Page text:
Italians have long been loathe to take home from a restaurant what they don’t eat, partially because portions are reasonable enough that often Italians don’t have anything left over that they can’t eat. Several months ago, though, a non-profit group that works with homeless people in Milan, Cena dell’Amicizia, began a project called “Il buono che avanza,” (“The good things left over”). Restaurants in the Milan area can voluntarily take part, whereupon they are provided with doggy bags and a sticker by the non-profit. The idea is to fight the idea of a throw-away, consumerist society where waste is normal and recycling (even of food) is looked down upon. This is not really avantguarde thinking for Italy, but rather a return to the norm: up until the beginning of the boom economico in the 1950s leftovers were simply the basis of the next meal.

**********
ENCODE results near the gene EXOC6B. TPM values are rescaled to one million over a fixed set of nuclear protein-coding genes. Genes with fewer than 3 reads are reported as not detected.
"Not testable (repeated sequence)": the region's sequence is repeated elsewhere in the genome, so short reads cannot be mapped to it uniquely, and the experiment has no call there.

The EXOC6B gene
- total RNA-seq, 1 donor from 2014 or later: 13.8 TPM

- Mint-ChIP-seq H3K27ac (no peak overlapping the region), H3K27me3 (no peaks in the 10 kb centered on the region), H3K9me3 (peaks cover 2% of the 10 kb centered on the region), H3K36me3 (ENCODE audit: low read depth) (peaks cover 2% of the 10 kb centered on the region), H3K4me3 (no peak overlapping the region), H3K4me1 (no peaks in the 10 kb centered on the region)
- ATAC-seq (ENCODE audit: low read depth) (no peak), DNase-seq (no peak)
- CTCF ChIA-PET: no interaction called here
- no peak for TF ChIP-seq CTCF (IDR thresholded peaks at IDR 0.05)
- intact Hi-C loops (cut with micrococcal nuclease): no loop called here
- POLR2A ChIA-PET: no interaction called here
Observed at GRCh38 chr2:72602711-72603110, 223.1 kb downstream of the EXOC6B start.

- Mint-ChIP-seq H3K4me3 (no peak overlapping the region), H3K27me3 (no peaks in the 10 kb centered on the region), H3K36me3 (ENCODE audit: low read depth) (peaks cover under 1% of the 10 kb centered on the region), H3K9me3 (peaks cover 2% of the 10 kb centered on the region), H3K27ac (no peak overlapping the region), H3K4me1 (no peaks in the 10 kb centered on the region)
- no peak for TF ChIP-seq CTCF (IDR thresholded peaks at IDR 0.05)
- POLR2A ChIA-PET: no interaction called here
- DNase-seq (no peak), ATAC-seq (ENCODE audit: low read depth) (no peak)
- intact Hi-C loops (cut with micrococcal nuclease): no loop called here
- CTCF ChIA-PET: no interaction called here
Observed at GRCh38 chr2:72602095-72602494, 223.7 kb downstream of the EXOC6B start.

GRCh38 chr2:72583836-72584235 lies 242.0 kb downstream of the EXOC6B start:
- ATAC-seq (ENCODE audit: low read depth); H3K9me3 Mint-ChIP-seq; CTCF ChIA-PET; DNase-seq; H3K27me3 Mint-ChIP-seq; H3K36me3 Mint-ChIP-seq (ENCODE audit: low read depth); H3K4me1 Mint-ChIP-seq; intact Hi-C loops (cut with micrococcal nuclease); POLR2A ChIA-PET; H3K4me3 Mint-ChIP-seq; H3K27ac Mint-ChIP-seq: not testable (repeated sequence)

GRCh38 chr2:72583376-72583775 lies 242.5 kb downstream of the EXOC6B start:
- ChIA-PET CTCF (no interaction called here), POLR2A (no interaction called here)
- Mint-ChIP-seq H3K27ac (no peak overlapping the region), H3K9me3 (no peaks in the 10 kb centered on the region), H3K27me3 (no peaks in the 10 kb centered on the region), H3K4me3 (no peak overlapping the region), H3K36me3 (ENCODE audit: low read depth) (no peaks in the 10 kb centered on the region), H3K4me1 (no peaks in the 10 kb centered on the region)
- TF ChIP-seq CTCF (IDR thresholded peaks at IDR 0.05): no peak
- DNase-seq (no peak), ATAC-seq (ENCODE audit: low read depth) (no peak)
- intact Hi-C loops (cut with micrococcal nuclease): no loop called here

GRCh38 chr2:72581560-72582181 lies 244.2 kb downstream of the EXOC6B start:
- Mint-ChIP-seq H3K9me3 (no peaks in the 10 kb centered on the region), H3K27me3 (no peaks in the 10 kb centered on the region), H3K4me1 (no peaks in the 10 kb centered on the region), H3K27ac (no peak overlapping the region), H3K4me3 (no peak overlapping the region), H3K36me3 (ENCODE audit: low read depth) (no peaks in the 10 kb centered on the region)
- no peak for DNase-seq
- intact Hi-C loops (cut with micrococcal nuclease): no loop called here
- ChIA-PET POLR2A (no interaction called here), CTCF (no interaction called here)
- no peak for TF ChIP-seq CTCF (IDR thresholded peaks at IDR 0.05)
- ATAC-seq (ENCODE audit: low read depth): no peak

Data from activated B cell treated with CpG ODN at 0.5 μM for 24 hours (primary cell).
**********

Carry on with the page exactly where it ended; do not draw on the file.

Interestingly, according to the Smithsonian’s Food&Think blog, the tradition of a doggy bag in the US also began out of a similar civic-minded project, this time to combat cruelty to animals. The first initiative was in San Francisco, with “Pet Pakits,” followed by Washington with “Bones for Bowser.” ZN